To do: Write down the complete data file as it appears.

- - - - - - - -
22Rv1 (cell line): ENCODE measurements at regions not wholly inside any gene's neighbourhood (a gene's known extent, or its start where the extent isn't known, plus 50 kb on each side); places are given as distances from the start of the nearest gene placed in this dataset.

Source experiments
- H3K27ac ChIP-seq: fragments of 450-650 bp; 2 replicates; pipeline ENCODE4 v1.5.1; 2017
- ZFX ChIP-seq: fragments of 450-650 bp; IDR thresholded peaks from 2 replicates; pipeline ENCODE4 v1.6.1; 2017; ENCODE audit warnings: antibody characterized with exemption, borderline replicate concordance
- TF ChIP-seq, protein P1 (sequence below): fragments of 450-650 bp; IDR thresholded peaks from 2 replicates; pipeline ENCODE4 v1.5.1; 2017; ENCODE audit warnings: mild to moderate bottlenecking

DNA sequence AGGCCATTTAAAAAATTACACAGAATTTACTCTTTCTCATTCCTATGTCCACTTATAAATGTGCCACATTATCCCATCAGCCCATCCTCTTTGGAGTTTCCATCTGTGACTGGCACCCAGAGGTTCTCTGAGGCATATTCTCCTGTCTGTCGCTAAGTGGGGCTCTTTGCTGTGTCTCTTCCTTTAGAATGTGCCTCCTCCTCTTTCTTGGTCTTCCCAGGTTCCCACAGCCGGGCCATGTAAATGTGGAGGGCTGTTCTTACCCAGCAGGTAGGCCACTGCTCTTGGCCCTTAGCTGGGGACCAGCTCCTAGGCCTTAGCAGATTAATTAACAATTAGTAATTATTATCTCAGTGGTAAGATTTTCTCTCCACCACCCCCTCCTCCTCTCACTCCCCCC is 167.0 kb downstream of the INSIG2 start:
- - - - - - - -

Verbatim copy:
22Rv1 (cell line): ENCODE measurements at regions not wholly inside any gene's neighbourhood (a gene's known extent, or its start where the extent isn't known, plus 50 kb on each side); places are given as distances from the start of the nearest gene placed in this dataset.

Source experiments
- H3K27ac ChIP-seq: fragments of 450-650 bp; 2 replicates; pipeline ENCODE4 v1.5.1; 2017
- ZFX ChIP-seq: fragments of 450-650 bp; IDR thresholded peaks from 2 replicates; pipeline ENCODE4 v1.6.1; 2017; ENCODE audit warnings: antibody characterized with exemption, borderline replicate concordance
- TF ChIP-seq, protein P1 (sequence below): fragments of 450-650 bp; IDR thresholded peaks from 2 replicates; pipeline ENCODE4 v1.5.1; 2017; ENCODE audit warnings: mild to moderate bottlenecking

DNA sequence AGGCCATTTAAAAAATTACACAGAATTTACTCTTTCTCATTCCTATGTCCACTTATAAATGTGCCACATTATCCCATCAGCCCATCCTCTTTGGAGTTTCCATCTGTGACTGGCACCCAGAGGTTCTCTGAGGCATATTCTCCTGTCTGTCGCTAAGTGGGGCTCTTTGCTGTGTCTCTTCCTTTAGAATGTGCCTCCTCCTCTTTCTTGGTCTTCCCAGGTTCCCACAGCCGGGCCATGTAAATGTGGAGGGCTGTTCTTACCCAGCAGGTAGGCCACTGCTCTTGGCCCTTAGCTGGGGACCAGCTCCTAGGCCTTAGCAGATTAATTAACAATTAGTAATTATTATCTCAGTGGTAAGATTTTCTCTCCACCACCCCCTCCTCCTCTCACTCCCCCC is 167.0 kb downstream of the INSIG2 start: